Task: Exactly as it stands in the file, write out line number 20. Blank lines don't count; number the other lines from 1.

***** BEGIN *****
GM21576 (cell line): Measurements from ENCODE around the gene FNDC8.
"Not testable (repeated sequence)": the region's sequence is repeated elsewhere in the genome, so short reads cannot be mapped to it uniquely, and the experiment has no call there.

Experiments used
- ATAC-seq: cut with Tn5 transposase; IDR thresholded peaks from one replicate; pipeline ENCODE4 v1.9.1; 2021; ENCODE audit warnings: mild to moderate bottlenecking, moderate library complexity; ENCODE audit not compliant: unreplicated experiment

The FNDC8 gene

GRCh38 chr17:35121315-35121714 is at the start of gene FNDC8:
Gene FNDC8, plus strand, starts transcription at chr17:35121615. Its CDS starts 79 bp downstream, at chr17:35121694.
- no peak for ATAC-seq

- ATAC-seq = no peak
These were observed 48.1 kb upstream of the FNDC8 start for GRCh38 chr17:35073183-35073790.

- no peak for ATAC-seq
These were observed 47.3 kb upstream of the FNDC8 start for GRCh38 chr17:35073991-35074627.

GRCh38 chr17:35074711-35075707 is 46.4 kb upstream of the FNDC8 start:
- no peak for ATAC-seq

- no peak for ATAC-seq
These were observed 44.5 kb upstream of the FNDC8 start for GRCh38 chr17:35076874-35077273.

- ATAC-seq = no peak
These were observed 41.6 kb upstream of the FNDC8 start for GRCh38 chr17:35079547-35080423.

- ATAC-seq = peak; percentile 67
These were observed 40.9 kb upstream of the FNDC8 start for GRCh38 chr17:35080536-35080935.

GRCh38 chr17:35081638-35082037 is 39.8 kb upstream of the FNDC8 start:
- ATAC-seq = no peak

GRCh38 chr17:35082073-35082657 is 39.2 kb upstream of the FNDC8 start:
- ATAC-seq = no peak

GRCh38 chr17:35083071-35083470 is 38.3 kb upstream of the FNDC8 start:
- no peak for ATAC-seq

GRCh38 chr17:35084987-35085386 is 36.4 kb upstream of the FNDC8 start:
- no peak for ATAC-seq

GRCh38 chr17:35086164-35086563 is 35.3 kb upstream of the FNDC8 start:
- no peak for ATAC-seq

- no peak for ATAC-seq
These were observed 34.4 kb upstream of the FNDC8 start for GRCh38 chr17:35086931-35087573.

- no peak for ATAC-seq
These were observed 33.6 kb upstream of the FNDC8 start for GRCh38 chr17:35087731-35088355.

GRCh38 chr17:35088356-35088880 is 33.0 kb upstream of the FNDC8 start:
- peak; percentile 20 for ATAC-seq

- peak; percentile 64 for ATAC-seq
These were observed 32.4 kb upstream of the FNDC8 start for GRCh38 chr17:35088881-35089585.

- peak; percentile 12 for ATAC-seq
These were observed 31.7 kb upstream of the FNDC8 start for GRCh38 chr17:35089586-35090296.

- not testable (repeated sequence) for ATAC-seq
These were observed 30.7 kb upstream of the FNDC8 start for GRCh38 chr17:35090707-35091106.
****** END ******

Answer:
These were observed 40.9 kb upstream of the FNDC8 start for GRCh38 chr17:35080536-35080935.